Getting older is hard. Most of us look forward to our retirement, and while reaching this age means that we no longer have to work for a living, it also means that we no longer see friends and colleagues every day, and that we no longer have a full schedule or demands on our time. Passing the retirement age can also mean that our bodies start to feel their age. Aches and pains set in, things start to go wrong, and we find that we are suddenly visiting the doctor more than we ever have before.
All of this can mean that once we’re in our senior years, far from enjoying the freedom of not having to work 9-5 every day, we’re bored, lonely, and tired. We might be facing the death of loved ones, poor health, and a distinct lack of purpose. It’s not always the joyful time that we’d hoped that it would be.
But it can be. If you are looking to help a loved one transition into the next phase of their life, there are plenty of things that you can do to improve their wellbeing. Here are some essential tips.
1. Maintain Mobility
Mobility is different for all seniors. Some will be hitting the gym well into their 80s, at a time when other older people might be struggling to get off the couch. Range of mobility often depends on health and fitness, as well as their habits and confidence.
But, whatever levels of mobility an older person is working with, it’s incredibly important. Staying mobile helps them stay fit and healthy and perhaps even build their fitness levels and stamina, which can improve their health, boosting circulation, decreasing blood pressure, and reducing inflammation and stiffness.
Staying mobile, however, is about much more than exercising muscles and joints and boosting heart rate. Helping an older relative to be more mobile can also give them a massive mental health boost. Moving more can help to prevent loneliness and isolation. It can boost confidence, and give your loved one the chance to see friends and family, enjoy hobbies and pursuits, and stay both mentally and physically active.
If you have an older relative struggling to stay mobile, give them the tools they need. This might mean looking at electricwheelchairsusa.com or booking some exercise classes. You could spend some time walking with them or showing them exercise videos for older people online. Show them more options, take them out, and encourage them to try new things to aid their mobility.
2. Encourage Independence
Mobility and essential aids like a wheelchair can provide a massive boost to independence. But, when you’ve been out of work for a while, it’s easy to get into the habit of staying in and only doing things you are comfortable with. The world around you changes quickly, and quite suddenly, you are uncomfortable going out alone and unsure about yourself.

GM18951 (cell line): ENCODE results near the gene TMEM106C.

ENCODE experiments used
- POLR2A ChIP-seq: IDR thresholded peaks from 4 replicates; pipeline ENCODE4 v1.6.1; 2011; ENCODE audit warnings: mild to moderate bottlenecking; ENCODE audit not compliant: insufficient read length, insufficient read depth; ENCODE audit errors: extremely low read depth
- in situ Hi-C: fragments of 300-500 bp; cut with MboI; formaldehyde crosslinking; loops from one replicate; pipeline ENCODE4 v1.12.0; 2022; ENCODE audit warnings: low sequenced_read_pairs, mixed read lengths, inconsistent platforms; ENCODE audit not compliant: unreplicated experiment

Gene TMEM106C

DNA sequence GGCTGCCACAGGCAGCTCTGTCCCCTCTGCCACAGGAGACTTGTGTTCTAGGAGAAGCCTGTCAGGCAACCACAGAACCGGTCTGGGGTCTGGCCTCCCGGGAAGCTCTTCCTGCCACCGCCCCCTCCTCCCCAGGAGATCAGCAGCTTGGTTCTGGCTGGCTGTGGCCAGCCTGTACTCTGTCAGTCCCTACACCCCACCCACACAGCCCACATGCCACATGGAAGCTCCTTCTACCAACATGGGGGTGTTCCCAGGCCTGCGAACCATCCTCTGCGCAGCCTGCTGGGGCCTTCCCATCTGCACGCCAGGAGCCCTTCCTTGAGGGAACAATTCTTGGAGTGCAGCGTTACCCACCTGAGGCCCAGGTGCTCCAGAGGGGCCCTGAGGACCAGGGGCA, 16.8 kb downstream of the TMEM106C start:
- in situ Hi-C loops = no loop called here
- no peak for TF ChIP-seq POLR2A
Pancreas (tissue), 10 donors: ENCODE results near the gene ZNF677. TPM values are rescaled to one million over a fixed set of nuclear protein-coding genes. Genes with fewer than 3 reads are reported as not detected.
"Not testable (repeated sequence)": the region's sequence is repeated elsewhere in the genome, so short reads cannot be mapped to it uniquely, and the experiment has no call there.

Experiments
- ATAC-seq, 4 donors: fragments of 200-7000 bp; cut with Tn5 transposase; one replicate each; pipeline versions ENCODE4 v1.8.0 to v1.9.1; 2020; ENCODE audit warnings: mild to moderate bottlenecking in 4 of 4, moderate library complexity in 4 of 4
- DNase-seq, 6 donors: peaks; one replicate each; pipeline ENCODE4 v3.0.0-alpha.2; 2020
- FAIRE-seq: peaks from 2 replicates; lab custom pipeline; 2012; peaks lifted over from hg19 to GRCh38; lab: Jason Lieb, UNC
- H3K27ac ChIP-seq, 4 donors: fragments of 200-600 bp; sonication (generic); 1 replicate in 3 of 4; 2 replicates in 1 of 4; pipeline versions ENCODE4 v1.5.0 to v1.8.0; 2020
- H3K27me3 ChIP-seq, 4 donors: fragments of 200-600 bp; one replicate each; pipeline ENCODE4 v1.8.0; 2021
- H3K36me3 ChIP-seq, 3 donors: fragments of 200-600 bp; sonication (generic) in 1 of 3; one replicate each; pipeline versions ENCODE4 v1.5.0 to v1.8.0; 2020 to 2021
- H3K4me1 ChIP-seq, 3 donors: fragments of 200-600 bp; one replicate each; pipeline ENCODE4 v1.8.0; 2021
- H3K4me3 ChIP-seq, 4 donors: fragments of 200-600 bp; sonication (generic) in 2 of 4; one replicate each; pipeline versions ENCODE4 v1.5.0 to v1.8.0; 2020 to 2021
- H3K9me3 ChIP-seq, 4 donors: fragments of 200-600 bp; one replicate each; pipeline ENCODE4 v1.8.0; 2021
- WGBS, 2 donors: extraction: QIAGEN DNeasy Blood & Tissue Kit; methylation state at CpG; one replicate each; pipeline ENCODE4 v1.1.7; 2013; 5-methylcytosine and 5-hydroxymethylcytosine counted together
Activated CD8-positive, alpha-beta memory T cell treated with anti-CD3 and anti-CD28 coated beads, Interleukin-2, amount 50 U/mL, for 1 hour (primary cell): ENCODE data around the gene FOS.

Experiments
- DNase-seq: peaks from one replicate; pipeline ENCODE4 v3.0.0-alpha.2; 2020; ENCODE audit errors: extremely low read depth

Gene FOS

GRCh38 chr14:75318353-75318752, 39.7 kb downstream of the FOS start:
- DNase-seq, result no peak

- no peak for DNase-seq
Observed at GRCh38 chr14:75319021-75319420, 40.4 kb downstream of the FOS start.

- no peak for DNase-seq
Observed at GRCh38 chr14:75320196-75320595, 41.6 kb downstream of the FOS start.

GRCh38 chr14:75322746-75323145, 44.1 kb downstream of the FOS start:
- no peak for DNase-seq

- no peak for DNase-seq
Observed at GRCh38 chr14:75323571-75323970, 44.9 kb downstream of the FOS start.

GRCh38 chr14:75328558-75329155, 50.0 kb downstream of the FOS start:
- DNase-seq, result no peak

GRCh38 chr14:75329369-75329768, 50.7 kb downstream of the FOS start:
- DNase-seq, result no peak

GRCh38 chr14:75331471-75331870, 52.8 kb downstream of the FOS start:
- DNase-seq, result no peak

Encourage your older friend or relative to go out alone, and to do small things for themselves. Even a short walk can be liberating and confidence-boosting.
Support a senior with their independence by trying not to offer to do everything for them. Instead, offer to do things with them, or to drop them off and pick them up at their destination, instead of offering to go in with them.
At the same time, you need to recognize their limitations (even if they don’t) and be aware of how quickly things will change. As they get older, the things that they can comfortably do independently will start to reduce, and you may need to offer greater support.
3. Reconnect with Friends
Retirement can be a very lonely time. Not all of our friends will retire at the same time, and some will move away once they quit work. Suddenly, a full diary becomes bare, and the hustle and bustle of a working life dulls to silence.
The good news is, reaching out to old friends is easier than it has ever been before. Help your senior get set up on social media and look for people they’ve worked or studied with in the past. Don’t be scared to reach out – what’s the worst thing that can happen?
If they are looking to make new connections, volunteering is a great opportunity. Talk to them about offering their services at local libraries or charity stores. Even if it’s just a few hours a week, it helps to beat loneliness, boost mobility and independence, and keep their mind active. Explore possibilities together, and talk to them about what they might enjoy doing.
4. Try New Hobbies
New hobbies are also great ways to keep the mind active and meet new people. If there are grandkids around, they can be an excellent source of ideas for things to do. Spend time together as a family. Play video games together, and talk about what is going on at school. Hobbies like crafting and baking are great for sharing with different generations.
You could also take your older relative to your local community center or look at local groups online to see if any activities could be appropriate. Try crafting hobbies, or even consider starting a group of your own for other people in your area looking for company and stimulation.
5. Stay Up to Date with Health Screenings
Older people are often guilty of attributing all symptoms to normal aging. While sometimes this is true, it’s still important that they attend any regular screenings, dentist appointments, and health exams.
If you are concerned about a loved one, or any symptoms they are struggling with, encourage them to see a doctor. If they refuse or keep putting it off, speak to the doctor yourself for advice if you feel you need to.
6. Find Support
Unfortunately, another side effect of getting older is that we start to lose people that we care about. While we face loss as younger people too, they seem to come much faster as we reach a certain age. Make sure your loved one has a support system in place and that they can talk about loss. It never gets easier to lose someone, and we all need support when it happens.
There are some great benefits to getting older, but only if we care for each other, take steps to boost wellbeing, and look after ourselves.